Glen O'Brien said...

A lot of wisdom there Ross. Good on you.

Ross McPhee said...

There's a bit of me baring my soul there. I hope someone out there get something out of reading it.

Anonymous said...

Ross it is Shannon here. I have read this particular post several times, because it is a major point of contention for me. Not your post that was right on the mark. What my pet peeve is in relation to is everyone will be healed.

I know for me personally that healing won't come this side of heaven, physical healing that is. But one thing I was really challengend on is my attitude on how I view my weaknesses and disabilities. For me that was more the issue than the actual physical problem I have. I am not saying this is the case for you, but for me it was a major hurdle to get over! sometimes it still is but not so much.
What surprises me so much, is the fact that we all think that God can use us more if we are all physically perfect, or mentally fantastic. Often I forget the verse, In your weakness Christ is strong. (I am not sure where that is in scripture but I know its there.)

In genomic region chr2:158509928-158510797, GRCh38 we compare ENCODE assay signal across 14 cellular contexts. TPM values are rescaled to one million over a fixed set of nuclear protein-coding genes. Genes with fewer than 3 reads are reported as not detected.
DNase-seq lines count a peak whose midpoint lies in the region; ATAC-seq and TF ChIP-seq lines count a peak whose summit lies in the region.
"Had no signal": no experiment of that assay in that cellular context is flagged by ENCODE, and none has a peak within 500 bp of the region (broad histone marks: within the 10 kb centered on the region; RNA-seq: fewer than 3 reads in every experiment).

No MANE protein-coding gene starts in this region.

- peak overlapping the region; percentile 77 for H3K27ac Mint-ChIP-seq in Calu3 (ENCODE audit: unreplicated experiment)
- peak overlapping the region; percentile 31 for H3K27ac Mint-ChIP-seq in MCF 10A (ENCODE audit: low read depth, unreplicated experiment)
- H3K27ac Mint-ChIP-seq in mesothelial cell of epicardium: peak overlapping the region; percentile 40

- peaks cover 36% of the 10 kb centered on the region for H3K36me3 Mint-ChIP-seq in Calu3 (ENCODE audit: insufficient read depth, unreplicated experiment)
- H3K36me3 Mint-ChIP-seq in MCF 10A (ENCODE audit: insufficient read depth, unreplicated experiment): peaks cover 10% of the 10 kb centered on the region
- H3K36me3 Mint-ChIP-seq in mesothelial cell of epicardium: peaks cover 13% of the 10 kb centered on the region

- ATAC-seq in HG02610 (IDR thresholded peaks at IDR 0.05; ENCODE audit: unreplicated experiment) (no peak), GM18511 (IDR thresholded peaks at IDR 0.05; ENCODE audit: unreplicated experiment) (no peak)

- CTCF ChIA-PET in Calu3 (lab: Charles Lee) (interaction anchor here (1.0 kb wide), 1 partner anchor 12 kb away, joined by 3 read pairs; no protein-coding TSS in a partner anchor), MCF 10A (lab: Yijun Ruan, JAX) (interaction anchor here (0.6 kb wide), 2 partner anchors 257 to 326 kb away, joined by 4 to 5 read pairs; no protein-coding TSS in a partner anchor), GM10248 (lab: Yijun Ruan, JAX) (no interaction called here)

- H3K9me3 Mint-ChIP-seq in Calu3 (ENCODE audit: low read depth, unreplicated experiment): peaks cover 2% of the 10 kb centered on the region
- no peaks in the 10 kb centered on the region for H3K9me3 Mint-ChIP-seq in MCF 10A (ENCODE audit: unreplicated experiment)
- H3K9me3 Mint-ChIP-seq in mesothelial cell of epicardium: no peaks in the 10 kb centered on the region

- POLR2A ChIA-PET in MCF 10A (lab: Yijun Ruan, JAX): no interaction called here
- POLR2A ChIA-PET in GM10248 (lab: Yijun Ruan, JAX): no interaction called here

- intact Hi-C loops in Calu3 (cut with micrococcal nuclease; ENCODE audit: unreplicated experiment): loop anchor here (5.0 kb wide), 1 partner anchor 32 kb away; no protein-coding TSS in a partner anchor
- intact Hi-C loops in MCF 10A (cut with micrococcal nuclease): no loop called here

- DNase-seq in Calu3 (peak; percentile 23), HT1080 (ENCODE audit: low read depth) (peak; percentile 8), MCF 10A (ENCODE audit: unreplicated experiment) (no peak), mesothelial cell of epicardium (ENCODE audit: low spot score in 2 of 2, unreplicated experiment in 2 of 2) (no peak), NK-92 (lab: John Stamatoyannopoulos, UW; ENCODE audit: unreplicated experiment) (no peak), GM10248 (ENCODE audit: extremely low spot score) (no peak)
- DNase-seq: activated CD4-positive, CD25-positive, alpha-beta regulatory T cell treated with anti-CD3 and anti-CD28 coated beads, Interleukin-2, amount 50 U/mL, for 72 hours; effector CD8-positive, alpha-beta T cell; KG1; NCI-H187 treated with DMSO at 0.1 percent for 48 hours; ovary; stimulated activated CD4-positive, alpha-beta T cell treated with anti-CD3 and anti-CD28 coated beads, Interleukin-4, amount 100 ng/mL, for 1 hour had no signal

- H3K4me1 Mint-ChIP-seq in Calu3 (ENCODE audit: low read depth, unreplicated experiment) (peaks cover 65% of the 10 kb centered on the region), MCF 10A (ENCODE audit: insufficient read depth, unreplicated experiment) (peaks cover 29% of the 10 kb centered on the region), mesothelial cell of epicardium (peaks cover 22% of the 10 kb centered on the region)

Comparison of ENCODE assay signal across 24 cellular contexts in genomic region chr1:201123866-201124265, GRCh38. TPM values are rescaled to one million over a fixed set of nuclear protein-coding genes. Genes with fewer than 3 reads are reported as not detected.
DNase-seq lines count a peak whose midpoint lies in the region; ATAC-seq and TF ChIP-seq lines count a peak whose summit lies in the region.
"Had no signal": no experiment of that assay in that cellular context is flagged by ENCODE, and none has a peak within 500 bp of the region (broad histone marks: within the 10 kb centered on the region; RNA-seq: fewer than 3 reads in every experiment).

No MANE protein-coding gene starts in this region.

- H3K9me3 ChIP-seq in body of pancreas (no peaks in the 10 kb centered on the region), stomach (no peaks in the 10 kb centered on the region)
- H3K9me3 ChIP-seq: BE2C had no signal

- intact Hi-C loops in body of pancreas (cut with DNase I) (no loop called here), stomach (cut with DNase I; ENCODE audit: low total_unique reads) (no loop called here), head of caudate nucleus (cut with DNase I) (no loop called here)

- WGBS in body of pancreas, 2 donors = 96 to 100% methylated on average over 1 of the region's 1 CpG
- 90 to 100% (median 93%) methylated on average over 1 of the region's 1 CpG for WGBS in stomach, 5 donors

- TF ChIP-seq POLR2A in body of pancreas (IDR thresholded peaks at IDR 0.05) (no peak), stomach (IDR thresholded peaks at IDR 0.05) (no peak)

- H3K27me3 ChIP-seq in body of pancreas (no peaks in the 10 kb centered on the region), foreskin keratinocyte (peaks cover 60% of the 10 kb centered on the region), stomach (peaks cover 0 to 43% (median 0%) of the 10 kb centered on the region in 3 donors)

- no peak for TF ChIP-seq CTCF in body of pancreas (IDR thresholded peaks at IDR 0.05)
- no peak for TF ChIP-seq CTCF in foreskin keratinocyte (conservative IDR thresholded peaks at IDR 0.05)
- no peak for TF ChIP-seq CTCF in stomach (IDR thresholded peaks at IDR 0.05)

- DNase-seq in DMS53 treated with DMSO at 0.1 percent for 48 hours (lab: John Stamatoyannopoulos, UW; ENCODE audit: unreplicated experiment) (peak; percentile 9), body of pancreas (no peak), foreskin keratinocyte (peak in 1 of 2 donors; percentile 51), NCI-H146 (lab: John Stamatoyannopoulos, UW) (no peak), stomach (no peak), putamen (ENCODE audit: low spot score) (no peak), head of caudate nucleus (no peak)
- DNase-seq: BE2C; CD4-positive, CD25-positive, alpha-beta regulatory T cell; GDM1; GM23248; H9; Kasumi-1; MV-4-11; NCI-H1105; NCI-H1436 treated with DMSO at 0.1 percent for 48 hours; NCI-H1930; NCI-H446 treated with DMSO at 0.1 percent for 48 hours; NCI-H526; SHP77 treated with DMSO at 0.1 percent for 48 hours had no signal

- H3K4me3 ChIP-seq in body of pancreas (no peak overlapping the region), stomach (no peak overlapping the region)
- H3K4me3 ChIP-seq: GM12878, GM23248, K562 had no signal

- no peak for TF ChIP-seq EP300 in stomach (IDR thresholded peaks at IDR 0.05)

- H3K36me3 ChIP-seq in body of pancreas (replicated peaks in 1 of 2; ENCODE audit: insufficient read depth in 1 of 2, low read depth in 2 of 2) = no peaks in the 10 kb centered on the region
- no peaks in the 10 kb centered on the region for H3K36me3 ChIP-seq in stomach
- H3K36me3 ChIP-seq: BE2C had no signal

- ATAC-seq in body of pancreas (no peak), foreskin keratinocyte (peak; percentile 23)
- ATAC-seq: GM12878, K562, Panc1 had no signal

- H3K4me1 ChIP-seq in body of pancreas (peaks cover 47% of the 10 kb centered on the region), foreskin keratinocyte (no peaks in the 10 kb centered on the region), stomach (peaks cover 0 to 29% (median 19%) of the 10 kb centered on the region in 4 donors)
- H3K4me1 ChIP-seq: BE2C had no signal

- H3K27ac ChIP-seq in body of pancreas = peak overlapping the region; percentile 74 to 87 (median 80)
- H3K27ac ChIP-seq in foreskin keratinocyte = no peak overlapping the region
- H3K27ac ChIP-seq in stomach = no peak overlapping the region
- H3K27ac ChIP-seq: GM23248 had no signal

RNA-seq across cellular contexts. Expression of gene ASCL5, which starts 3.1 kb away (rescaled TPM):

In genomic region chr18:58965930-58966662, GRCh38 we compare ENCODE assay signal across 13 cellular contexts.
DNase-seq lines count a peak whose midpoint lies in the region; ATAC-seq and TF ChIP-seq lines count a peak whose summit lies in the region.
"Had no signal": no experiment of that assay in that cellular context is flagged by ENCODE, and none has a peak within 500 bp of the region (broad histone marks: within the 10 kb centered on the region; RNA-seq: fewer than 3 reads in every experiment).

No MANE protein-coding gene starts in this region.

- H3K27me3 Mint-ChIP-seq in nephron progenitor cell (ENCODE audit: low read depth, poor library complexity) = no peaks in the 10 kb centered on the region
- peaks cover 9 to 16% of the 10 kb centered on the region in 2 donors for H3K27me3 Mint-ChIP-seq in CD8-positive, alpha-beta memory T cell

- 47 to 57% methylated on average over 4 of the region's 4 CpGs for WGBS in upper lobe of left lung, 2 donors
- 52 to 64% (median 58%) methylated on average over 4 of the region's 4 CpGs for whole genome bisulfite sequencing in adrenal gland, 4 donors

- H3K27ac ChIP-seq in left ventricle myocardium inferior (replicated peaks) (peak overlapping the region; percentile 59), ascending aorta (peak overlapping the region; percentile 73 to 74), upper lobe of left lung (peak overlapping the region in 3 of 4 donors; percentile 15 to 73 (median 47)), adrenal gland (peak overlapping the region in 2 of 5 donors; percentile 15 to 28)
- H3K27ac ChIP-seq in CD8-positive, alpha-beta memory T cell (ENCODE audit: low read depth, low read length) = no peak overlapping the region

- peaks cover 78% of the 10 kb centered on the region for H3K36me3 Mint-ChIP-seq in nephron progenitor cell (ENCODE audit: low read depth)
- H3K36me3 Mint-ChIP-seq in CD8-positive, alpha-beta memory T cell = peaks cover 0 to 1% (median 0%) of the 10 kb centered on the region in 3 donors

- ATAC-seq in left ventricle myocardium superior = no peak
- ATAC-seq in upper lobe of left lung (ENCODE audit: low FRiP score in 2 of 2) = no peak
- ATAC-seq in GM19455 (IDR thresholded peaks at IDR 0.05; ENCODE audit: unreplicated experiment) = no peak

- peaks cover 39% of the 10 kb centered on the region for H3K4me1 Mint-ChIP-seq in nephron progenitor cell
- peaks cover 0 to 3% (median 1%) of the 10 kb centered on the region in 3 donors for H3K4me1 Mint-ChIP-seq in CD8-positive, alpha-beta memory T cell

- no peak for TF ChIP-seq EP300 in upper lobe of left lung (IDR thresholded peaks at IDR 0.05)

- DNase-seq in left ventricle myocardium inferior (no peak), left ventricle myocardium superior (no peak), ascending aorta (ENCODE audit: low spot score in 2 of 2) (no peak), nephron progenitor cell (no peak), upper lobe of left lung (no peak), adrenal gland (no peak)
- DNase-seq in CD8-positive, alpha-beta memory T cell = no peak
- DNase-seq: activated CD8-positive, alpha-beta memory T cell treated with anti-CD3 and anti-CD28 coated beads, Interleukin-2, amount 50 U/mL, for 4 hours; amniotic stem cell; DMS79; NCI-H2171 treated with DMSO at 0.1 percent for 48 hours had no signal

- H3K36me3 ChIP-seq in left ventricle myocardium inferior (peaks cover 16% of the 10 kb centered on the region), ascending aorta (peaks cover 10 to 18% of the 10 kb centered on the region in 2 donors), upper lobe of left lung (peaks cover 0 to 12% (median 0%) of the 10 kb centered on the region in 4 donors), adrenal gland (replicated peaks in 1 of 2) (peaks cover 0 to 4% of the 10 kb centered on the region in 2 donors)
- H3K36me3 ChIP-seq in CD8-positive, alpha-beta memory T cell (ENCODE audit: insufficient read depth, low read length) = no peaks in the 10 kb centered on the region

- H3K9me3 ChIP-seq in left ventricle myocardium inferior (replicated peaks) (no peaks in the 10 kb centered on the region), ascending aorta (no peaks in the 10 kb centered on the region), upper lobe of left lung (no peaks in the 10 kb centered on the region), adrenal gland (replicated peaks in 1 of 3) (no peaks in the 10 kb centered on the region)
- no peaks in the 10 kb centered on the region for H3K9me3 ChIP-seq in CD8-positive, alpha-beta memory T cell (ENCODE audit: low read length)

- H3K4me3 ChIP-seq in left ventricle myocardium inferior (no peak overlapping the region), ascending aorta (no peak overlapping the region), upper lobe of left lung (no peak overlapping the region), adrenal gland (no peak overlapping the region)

An as for having a lack of faith, I don't think you should even consider that. You should consider that you are used by God every day just the way you are, and if you were any other way you wouldn't be Ross and that would be a shame. Thus ends my vent!

Ross McPhee said...


I think the verse you're thinking of is 1 Corinthians 12:9. This is where the apostle Paul, talking about his "thorn in the flesh." He accepts that it will not be taken away from him, as he prayed. Instead, God will give him the power to bear up under it. Whatever this thorn in the flesh is, this passage has been a consolation to me.